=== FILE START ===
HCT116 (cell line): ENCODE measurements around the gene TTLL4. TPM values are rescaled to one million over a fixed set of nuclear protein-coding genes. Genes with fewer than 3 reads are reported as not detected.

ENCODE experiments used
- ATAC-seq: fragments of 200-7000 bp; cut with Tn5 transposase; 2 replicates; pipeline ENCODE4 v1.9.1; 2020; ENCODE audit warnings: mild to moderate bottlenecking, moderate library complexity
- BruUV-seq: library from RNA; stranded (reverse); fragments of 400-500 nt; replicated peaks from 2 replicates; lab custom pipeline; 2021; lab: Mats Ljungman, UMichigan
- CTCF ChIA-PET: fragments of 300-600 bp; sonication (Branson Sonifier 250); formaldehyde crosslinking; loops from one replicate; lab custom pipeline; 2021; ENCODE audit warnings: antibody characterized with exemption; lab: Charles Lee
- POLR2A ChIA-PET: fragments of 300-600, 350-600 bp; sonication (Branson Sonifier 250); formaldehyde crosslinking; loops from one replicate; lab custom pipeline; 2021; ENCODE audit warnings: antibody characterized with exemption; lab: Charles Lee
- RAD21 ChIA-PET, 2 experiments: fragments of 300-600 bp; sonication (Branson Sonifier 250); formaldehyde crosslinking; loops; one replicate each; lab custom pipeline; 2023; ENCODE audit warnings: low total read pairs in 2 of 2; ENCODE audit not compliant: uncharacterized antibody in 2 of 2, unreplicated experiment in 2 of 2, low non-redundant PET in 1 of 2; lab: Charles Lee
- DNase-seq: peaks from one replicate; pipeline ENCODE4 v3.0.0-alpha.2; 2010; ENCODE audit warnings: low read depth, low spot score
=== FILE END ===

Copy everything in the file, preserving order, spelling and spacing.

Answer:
HCT116 (cell line): ENCODE measurements around the gene TTLL4. TPM values are rescaled to one million over a fixed set of nuclear protein-coding genes. Genes with fewer than 3 reads are reported as not detected.

ENCODE experiments used
- ATAC-seq: fragments of 200-7000 bp; cut with Tn5 transposase; 2 replicates; pipeline ENCODE4 v1.9.1; 2020; ENCODE audit warnings: mild to moderate bottlenecking, moderate library complexity
- BruUV-seq: library from RNA; stranded (reverse); fragments of 400-500 nt; replicated peaks from 2 replicates; lab custom pipeline; 2021; lab: Mats Ljungman, UMichigan
- CTCF ChIA-PET: fragments of 300-600 bp; sonication (Branson Sonifier 250); formaldehyde crosslinking; loops from one replicate; lab custom pipeline; 2021; ENCODE audit warnings: antibody characterized with exemption; lab: Charles Lee
- POLR2A ChIA-PET: fragments of 300-600, 350-600 bp; sonication (Branson Sonifier 250); formaldehyde crosslinking; loops from one replicate; lab custom pipeline; 2021; ENCODE audit warnings: antibody characterized with exemption; lab: Charles Lee
- RAD21 ChIA-PET, 2 experiments: fragments of 300-600 bp; sonication (Branson Sonifier 250); formaldehyde crosslinking; loops; one replicate each; lab custom pipeline; 2023; ENCODE audit warnings: low total read pairs in 2 of 2; ENCODE audit not compliant: uncharacterized antibody in 2 of 2, unreplicated experiment in 2 of 2, low non-redundant PET in 1 of 2; lab: Charles Lee
- DNase-seq: peaks from one replicate; pipeline ENCODE4 v3.0.0-alpha.2; 2010; ENCODE audit warnings: low read depth, low spot score